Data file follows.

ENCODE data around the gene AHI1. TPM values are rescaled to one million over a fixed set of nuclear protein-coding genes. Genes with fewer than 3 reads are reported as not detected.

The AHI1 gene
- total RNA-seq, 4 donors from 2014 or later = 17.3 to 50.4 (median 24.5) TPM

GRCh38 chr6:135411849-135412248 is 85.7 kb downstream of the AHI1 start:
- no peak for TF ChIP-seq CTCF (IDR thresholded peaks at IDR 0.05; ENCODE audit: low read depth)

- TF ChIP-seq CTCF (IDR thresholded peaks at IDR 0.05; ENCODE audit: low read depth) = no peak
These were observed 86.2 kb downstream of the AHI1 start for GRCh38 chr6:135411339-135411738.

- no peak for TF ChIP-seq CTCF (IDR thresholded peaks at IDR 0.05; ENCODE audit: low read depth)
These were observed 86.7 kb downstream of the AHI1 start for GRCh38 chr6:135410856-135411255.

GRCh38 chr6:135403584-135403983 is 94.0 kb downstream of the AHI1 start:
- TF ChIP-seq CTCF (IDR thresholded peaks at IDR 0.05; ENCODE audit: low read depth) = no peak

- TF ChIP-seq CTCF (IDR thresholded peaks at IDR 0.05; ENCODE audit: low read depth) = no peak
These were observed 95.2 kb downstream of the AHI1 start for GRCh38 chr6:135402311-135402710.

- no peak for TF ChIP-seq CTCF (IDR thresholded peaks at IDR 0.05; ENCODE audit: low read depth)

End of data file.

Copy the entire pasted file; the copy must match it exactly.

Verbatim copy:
ENCODE data around the gene AHI1. TPM values are rescaled to one million over a fixed set of nuclear protein-coding genes. Genes with fewer than 3 reads are reported as not detected.

The AHI1 gene
- total RNA-seq, 4 donors from 2014 or later = 17.3 to 50.4 (median 24.5) TPM

GRCh38 chr6:135411849-135412248 is 85.7 kb downstream of the AHI1 start:
- no peak for TF ChIP-seq CTCF (IDR thresholded peaks at IDR 0.05; ENCODE audit: low read depth)

- TF ChIP-seq CTCF (IDR thresholded peaks at IDR 0.05; ENCODE audit: low read depth) = no peak
These were observed 86.2 kb downstream of the AHI1 start for GRCh38 chr6:135411339-135411738.

- no peak for TF ChIP-seq CTCF (IDR thresholded peaks at IDR 0.05; ENCODE audit: low read depth)
These were observed 86.7 kb downstream of the AHI1 start for GRCh38 chr6:135410856-135411255.

GRCh38 chr6:135403584-135403983 is 94.0 kb downstream of the AHI1 start:
- TF ChIP-seq CTCF (IDR thresholded peaks at IDR 0.05; ENCODE audit: low read depth) = no peak

- TF ChIP-seq CTCF (IDR thresholded peaks at IDR 0.05; ENCODE audit: low read depth) = no peak
These were observed 95.2 kb downstream of the AHI1 start for GRCh38 chr6:135402311-135402710.

- no peak for TF ChIP-seq CTCF (IDR thresholded peaks at IDR 0.05; ENCODE audit: low read depth)